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Appl Microbiol Biotechnol. 2018 Mar;102(5):2337-2350. doi: 10.1007/s00253-018-8792-0. Epub 2018 Feb 2.

Identification of cyclosporin C from Amphichorda felina using a Cryptococcus neoformans differential temperature sensitivity assay.

Author information

1
Texas Therapeutics Institute, The Brown Foundation Institute of Molecular Medicine, The University of Texas Health Science Center at Houston, 1881 East Road, 3SCR6.4676, Houston, TX, 77054, USA.
2
College of Agricultural Resources and Environment, Heilongjiang University, Harbin, 150080, China.
3
Institute of Vegetables and Flowers, Chinese Academy of Agricultural Sciences, Beijing, 100081, China.
4
LifeMine Therapeutics, 430 E. 29th Street, Suite 830, New York, NY, 10016, USA.
5
Department of Chemistry, University of Iowa, Iowa City, IA, 52242, USA.
6
Departments of Biochemistry and Medicine, Duke University Medical Center, Durham, NC, 27710, USA.
7
Texas Therapeutics Institute, The Brown Foundation Institute of Molecular Medicine, The University of Texas Health Science Center at Houston, 1881 East Road, 3SCR6.4676, Houston, TX, 77054, USA. billsge@vt.edu.

Abstract

We used a temperature differential assay with the opportunistic fungal pathogen Cryptococcus neoformans as a simple screening platform to detect small molecules with antifungal activity in natural product extracts. By screening of a collection extracts from two different strains of the coprophilous fungus, Amphichorda felina, we detected strong, temperature-dependent antifungal activity using a two-plate agar zone of inhibition assay at 25 and 37 °C. Bioassay-guided fractionation of the crude extract followed by liquid chromatography-mass spectrometry (LC-MS) and nuclear magnetic resonance spectroscopy (NMR) identified cyclosporin C (CsC) as the main component of the crude extract responsible for growth inhibition of C. neoformans at 37 °C. The presence of CsC was confirmed by comparison with a commercial standard. We sequenced the genome of A. felina to identify and annotate the CsC biosynthetic gene cluster. The only previously characterized gene cluster for the biosynthesis of similar compounds is that of the related immunosuppressant drug cyclosporine A (CsA). The CsA and CsC gene clusters share a high degree of synteny and sequence similarity. Amino acid changes in the adenylation domain of the CsC nonribosomal peptide synthase's sixth module may be responsible for the substitution of L-threonine compared to L-α-aminobutyric acid in the CsA peptide core. This screening strategy promises to yield additional antifungal natural products with a focused spectrum of antimicrobial activity.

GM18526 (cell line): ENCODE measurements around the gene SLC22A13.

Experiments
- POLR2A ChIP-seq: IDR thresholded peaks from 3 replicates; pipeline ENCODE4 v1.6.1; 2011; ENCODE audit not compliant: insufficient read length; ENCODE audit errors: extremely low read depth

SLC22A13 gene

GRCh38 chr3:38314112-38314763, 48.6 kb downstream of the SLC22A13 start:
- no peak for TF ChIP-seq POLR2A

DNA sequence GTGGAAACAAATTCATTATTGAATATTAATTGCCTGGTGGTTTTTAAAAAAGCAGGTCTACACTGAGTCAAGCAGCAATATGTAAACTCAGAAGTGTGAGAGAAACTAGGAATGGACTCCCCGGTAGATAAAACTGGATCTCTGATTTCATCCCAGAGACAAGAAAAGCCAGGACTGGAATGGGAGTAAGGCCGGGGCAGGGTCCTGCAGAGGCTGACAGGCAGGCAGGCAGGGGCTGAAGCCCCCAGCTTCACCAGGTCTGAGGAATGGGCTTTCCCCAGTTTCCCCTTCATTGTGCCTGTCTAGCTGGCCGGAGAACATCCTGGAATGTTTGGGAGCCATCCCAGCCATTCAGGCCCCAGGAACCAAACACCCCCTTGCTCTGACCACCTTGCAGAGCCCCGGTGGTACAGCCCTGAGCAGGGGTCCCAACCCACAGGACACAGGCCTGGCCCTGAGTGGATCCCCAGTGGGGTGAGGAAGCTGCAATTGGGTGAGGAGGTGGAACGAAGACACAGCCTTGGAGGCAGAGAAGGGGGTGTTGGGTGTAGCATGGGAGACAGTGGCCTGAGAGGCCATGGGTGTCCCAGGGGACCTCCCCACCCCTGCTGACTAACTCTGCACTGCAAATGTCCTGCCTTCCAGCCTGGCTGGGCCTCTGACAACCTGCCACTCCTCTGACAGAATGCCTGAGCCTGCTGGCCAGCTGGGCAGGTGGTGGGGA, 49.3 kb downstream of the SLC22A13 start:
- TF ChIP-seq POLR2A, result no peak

KEYWORDS:

Adenylation domain; Antifungal; Ascomycota; Coprophilous fungi; Genome; Hypocreales; Nonribosomal peptide synthetase; Secondary metabolites; Thermal adaption

PMID:
29396588
PMCID:
PMC5942556
DOI:
10.1007/s00253-018-8792-0
[Indexed for MEDLINE]
Free PMC Article

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